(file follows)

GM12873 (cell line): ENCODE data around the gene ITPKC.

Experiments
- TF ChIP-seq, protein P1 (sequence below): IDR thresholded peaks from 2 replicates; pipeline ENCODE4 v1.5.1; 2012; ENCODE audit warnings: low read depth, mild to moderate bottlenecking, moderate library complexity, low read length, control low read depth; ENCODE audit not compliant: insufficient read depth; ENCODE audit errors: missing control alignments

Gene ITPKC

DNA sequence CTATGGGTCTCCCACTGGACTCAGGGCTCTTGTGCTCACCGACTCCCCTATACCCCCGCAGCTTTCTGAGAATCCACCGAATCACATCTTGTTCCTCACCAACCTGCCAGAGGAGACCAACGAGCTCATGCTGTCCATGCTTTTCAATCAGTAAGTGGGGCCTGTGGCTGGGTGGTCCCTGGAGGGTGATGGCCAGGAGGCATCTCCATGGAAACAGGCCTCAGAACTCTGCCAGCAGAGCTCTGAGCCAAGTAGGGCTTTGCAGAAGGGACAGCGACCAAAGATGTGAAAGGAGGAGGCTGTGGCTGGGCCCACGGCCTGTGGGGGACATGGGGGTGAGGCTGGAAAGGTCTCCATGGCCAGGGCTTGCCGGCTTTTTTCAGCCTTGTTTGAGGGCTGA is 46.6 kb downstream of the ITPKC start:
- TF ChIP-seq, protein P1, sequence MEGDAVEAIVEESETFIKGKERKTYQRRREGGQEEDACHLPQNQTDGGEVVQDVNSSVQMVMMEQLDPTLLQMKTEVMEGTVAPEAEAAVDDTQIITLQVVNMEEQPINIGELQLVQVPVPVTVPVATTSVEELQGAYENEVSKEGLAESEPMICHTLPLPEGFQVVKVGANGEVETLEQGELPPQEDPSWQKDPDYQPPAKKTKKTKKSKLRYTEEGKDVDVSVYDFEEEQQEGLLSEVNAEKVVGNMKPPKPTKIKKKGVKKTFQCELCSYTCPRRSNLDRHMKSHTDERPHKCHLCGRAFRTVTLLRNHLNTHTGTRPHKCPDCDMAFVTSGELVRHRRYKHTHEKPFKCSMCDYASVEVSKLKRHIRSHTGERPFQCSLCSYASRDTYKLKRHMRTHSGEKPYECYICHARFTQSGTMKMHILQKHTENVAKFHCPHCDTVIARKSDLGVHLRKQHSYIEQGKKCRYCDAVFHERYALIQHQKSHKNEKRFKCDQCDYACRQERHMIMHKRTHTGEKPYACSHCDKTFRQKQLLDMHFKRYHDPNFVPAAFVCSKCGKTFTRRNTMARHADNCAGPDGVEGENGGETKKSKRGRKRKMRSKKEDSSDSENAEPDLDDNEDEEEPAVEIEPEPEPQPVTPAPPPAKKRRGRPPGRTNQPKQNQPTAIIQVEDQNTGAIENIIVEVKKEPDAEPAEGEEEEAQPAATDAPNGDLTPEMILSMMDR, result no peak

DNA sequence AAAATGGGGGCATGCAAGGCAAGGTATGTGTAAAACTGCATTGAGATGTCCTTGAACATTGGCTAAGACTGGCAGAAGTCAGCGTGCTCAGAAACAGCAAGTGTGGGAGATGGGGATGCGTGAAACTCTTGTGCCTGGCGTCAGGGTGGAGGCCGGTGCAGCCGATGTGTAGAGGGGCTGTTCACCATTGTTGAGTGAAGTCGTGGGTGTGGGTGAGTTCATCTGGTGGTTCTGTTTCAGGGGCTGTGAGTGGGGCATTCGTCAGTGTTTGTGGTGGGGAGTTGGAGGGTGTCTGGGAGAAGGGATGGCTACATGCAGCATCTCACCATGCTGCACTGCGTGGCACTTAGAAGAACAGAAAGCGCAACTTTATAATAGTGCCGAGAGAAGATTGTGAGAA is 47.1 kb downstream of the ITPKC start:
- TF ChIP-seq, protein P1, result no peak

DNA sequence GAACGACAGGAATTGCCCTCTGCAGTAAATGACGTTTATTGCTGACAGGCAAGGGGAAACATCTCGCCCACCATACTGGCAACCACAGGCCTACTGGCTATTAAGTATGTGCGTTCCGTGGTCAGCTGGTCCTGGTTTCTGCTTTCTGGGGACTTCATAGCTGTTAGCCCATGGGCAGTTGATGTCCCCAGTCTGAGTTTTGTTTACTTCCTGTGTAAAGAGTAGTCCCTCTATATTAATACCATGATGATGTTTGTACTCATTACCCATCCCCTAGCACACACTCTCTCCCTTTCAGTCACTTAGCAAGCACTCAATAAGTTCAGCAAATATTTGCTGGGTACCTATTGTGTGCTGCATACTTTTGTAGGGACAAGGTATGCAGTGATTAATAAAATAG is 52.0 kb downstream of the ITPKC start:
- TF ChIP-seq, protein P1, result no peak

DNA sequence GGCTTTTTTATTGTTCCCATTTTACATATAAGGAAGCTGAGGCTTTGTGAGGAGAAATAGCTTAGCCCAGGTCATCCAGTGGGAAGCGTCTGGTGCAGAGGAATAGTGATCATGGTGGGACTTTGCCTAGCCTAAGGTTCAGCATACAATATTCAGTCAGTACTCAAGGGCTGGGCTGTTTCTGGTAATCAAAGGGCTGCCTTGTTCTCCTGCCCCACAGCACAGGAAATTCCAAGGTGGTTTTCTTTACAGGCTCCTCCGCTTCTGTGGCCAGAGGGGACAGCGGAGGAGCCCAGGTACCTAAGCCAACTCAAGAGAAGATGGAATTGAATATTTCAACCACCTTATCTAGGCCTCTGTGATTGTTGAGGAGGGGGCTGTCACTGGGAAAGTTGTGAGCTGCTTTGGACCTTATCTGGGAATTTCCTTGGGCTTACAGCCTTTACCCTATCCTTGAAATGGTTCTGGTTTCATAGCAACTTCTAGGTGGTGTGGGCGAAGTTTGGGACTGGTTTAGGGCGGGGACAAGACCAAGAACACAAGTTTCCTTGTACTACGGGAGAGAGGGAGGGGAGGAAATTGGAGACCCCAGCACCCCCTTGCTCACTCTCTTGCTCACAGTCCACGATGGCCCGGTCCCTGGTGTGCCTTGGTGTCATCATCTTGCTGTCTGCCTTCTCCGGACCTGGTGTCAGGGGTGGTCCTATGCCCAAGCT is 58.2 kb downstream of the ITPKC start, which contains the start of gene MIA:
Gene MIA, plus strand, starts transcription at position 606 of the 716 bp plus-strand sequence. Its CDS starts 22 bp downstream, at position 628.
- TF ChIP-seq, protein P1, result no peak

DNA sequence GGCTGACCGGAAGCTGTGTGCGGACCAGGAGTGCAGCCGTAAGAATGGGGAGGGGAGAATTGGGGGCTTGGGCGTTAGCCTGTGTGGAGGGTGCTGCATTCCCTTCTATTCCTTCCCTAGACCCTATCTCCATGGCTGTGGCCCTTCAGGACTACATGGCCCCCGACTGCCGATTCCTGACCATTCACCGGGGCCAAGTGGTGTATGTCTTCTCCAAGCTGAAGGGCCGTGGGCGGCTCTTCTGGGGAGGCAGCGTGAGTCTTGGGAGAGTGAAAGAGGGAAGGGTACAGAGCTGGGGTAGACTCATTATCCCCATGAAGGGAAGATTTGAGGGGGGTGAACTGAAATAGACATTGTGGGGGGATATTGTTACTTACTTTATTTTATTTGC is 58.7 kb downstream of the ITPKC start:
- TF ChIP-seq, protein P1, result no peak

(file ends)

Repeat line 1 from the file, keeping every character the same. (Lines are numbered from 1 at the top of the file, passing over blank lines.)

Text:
GM12873 (cell line): ENCODE data around the gene ITPKC.